Citing data from European studies of developed countries, Chinchilla and León point out that 60% of women aspire to combine work and family, while 20% concentrate exclusively on family, and the remaining 20%, exclusively on work. Women have made considerable progress in the world of work and are well represented at senior levels, but discrimination in personnel selection still exists, "not for reasons of sex but for the fact of being -actually or potentially- a mother". Moreover, many women are unjustly forced to give up their jobs as soon as it becomes known that they are pregnant. The authors affirm that "women dream of politicians, employers and social agents who are willing to invest in the long-term fixed-income security that is motherhood".
The authors point to the high proportion of broken marriages and claim that this is partly due to neglect of family life in a society where the only things that are valued are things on which we can put a price. According to Chinchilla and León, "we are like a Chinese juggler trying to keep several plates in the air at once. One of them is made of porcelain, the family. The rest are plastic and, although they may be important, they can always be replaced if they fall".
Turning to the world of business, the book develops and explains the concept of the "family-responsible enterprise", a concept derived from the research on work-family reconciliation that has been under way at IESE for the last six years, now incorporated within the International Research Center on Work and Family. Thus, besides its specific mission to create wealth, the firm has a responsibility to society and an internal mission in relation to its employees. Today's managers, men and women alike, play a vital role in this task; they are the ones who, with their integrity, leadership and executive capability, are in a position to re-think the company and make it more flexible, taking into account the needs and profile of the firm's workforce and the nature and possibilities of the organization they lead. Particularly helpful in this respect are the two chapters on personal leadership and time management, offering a complementary perspective to the overview of the social, legal and organizational aspects of the problem.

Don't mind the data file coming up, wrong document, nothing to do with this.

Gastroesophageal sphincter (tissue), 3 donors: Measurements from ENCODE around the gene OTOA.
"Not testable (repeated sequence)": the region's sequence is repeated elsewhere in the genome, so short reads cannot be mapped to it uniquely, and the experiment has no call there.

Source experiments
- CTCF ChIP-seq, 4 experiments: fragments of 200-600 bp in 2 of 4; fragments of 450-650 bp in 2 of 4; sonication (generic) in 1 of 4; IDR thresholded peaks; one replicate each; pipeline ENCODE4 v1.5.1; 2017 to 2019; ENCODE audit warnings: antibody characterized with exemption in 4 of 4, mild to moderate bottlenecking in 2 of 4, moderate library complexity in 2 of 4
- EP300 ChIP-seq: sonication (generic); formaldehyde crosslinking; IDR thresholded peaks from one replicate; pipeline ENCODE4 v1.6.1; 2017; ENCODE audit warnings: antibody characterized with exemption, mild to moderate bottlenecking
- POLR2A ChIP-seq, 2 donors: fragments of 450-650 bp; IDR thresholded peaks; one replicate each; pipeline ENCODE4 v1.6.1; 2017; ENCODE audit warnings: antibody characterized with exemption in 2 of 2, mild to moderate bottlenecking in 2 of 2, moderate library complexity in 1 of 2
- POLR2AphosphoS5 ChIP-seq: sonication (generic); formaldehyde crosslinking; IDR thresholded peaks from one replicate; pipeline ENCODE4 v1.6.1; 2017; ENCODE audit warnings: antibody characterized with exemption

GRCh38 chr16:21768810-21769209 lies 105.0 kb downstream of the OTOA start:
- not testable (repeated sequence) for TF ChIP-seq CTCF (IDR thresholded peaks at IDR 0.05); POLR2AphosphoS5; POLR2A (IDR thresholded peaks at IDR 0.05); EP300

The authors insist that women may achieve true leadership and make a tremendous contribution to society if they are able to retain their specific qualities as women, because "a woman who abandons her femininity and admires men to the point of actually imitating them will be absorbed by the system and will never become a positive agent of change". Female leadership may be much stronger than might appear on the surface: "We women can teach men that success does not necessarily require formal power. We are more interested in exerting influence -informal power- and aim to have a job that we enjoy, in the company of people that we get on with. That is why we can be experts in team building".
The European Union Charter of Rights states that "the top priority in family policy is to promote measures and policies aimed at achieving a better reconciliation between work and family life". Chinchilla and León believe that significant progress has been made in this direction and that an "inclusive feminism" is starting to gain acceptance.